Russia continues to rise the stakes

As cyber-warfare against Finland intensifies and it was announced that some 330 US marines would be stationed in central Norway from January 2017 onward – Russia is reportedly deploying two Kalibr-cruise missle ships to the Baltic Sea. In this case, Finland and Sweden would be most threatened as they cannot rely on NATO’s missile defense. As for the Iskander deployment to Kaliningrad it mainly had been Poland that reacted: One the one hand in stating it had no means to counter a possible Iskander-attack on its own, on the other hand the former commander of Poland’s special forces announced recently that Russia might attack in the next few months.

The Lithuanian National Security Threat Assessment (2016) outlines some interesting points in regard to recent developments:

“What Russia aims to do is not so much rivalling the technical development of adversaries as gaining a military advantage by adjusting the capabilities and operational planning to action against specific adversaries in specific strategic directions seizing on their weaknesses and applying a large set of non-military measures alongside military action. Russia’s key objective is to create armed forces capable of particularly rapid deployment in the direction of the conflict thus minimising, as much as possible, the scope for early warning about Russia’s readiness for military conflict. Russia seeks to make its military response time significantly shorter than that of NATO. It is already today that Russia would be able to generate and redeploy, within 24–48 hours, the capabilities that would be sufficient to start combat operations against the Baltic States. In the specific directions of the possible military conflict with NATO (regions of the Baltic Sea, the Black Sea and the Barents Sea), Russia aims to create and develop a set of military measures that are to isolate the region of conflict in case of a crisis or war and maximally limit access and operation of adversarial forces in the region. According to the estimation of Russia, the so-called A2/AD (Anti-Access/Area Denial) capabilities should affect NATO’s decision-making and promote a softer reaction against the aggressive actions of Russia when a crisis arises.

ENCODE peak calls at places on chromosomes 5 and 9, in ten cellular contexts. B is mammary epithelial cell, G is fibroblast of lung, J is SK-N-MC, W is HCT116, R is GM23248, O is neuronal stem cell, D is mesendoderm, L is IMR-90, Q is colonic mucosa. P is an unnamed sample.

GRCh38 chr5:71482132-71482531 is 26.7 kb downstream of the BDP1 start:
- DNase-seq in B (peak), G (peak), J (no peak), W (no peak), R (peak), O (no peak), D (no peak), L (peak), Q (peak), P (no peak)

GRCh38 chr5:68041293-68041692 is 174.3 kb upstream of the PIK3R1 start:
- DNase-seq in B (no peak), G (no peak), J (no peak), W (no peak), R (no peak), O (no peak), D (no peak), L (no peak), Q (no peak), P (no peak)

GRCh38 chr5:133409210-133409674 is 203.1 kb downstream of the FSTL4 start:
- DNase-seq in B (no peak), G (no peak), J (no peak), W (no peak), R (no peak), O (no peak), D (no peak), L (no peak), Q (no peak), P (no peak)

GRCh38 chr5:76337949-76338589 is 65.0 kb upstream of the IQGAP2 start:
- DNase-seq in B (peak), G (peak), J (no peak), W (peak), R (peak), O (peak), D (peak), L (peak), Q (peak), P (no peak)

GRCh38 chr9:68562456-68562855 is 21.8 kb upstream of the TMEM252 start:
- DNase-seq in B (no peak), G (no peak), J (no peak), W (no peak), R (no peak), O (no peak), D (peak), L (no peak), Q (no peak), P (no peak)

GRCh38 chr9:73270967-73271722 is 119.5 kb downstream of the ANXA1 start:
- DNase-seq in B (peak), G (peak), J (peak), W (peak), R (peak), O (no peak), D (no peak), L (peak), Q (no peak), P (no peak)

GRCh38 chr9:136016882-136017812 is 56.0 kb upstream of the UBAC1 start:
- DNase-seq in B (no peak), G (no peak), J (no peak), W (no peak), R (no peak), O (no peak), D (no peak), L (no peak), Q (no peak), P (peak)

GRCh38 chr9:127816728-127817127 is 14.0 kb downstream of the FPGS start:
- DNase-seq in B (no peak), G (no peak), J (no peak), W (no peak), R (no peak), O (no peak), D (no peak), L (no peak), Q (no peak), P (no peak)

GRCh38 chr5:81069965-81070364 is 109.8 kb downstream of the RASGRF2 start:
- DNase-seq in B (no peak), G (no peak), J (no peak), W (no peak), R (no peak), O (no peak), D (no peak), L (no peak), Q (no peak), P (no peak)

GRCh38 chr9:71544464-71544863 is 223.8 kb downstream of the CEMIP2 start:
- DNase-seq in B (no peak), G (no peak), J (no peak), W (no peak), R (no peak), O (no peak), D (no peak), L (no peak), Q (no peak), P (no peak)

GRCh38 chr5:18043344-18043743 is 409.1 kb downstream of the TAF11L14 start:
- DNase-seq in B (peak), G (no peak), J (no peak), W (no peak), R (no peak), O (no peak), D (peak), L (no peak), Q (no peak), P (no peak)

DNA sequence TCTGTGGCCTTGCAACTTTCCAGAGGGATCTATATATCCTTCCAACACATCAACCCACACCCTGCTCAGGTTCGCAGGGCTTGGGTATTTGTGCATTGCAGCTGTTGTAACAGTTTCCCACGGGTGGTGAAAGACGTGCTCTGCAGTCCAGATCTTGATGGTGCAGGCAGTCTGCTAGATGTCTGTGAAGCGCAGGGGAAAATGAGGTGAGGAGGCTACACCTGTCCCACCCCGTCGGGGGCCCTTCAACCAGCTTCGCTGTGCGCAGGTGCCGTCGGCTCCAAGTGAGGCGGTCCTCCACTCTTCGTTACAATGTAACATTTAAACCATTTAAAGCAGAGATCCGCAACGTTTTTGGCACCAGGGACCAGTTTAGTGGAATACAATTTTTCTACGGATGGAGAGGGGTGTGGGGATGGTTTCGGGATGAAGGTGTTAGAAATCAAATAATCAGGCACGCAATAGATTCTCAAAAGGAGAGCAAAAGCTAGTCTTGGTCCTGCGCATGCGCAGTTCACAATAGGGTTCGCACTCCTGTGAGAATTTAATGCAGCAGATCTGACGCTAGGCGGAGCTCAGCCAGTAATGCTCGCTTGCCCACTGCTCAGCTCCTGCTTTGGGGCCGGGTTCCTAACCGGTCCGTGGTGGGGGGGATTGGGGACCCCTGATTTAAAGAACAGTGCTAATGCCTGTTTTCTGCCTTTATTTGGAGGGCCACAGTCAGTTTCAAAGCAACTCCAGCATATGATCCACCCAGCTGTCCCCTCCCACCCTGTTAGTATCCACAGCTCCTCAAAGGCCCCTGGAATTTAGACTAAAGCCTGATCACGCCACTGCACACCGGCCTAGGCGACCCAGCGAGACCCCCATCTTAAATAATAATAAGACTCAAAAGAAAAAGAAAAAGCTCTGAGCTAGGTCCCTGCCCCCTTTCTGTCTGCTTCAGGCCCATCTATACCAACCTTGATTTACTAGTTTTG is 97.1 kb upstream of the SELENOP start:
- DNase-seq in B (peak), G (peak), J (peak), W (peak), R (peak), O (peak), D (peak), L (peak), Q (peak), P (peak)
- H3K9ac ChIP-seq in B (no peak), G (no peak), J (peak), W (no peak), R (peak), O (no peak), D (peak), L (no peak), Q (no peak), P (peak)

In case of an armed conflict, A2/AD capabilities are to help Russia to isolate the area of operations, localise the conflict and control its escalation avoiding the large-scale redeployment of NATO’s additional forces and broad involvement of the Alliance in the conflict. The naval capabilities under development have to prevent hostile naval forces from accessing and dominating in the conflict region and have to disrupt their actions. As far as the development of the land component capabilities is concerned, it should be noted that possible deployment of operational-tactical ballistic missile systems Iskander in Kaliningrad Oblast, which is often discussed in the public domain, may pose a potentially greater danger to Lithuania because they may be used for hindering the actions of NATO’s allied forces in the region. There is no need to use these systems just for destroying any target within the territory of Lithuania. Moreover, Russia greatly focuses on the development of electronic warfare capabilities in the regions of potential conflicts.

According to Russia’s assessment, the effective capabilities developed in a targeted manner, even though inferior to NATO’s general combat potential, would maximally hamper NATO’s actions in the region of conflict and, first and foremost, require a strong political will from members of the Alliance to take on large combat losses, which would be inevitable in the escalating conflict. This could help Russia gain a strategic advantage in a particular region (more).


About osteuropa news

Eastern European area studies in English and Germanm
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